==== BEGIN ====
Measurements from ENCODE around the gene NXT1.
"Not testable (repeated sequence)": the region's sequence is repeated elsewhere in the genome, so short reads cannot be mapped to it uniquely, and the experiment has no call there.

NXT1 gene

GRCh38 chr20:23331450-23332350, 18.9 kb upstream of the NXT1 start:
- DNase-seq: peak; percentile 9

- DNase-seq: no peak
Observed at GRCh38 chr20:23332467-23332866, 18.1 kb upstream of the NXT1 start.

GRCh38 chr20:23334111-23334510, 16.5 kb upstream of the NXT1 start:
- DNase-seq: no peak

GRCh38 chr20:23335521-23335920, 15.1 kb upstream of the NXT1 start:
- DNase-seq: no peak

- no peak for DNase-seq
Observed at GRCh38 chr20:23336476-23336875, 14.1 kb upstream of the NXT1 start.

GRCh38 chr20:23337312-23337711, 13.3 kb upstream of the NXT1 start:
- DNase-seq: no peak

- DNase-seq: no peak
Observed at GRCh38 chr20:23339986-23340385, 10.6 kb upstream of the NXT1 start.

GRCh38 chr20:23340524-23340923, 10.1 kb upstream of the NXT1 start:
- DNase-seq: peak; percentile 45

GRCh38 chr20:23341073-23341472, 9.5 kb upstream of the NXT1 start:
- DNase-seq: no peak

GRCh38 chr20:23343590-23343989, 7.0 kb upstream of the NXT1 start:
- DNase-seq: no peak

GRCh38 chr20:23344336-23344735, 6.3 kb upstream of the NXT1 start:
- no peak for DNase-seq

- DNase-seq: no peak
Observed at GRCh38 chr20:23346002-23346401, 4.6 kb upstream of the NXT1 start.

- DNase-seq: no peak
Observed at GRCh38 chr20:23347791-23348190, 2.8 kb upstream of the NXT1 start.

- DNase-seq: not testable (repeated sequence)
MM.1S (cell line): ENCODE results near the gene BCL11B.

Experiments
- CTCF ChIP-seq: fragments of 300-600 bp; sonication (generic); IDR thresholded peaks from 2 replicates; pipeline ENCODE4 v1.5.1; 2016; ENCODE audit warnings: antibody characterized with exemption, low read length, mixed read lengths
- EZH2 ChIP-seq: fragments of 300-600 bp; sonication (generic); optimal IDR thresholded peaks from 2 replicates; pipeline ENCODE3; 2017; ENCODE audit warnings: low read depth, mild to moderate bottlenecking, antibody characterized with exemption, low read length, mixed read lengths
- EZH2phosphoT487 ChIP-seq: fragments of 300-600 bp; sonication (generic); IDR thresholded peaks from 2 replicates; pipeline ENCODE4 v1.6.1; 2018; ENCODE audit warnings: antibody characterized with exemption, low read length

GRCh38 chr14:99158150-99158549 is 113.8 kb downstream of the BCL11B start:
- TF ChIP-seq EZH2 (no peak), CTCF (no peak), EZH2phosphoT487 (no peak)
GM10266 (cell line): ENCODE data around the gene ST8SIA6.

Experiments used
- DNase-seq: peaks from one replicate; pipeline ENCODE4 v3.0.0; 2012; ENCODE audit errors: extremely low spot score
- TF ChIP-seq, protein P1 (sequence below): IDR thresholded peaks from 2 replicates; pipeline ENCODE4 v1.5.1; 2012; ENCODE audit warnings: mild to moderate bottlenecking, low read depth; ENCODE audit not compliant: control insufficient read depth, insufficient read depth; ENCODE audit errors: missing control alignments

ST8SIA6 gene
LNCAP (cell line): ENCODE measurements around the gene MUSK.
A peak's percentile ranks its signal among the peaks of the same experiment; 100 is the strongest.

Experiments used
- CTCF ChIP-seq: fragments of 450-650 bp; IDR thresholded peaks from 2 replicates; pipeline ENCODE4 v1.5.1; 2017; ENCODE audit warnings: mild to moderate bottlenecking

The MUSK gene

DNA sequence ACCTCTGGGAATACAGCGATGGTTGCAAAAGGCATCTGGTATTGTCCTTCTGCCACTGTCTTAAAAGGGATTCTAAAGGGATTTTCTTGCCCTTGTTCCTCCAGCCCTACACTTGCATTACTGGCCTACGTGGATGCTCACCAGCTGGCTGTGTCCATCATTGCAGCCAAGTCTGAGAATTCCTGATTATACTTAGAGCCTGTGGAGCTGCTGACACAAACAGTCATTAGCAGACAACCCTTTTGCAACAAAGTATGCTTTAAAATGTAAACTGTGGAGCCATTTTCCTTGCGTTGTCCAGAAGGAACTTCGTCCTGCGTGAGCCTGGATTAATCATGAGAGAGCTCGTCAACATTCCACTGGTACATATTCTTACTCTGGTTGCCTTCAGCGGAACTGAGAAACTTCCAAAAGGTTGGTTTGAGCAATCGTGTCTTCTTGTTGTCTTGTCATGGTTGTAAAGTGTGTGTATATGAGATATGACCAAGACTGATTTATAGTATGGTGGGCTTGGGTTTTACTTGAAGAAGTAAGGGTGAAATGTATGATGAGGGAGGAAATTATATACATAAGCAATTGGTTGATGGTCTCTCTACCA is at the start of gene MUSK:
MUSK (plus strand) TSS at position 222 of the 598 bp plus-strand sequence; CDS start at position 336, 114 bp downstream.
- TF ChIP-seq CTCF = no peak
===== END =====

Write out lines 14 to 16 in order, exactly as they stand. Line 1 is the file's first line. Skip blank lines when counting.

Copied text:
GRCh38 chr20:23337312-23337711, 13.3 kb upstream of the NXT1 start:
- DNase-seq: no peak

- DNase-seq: no peak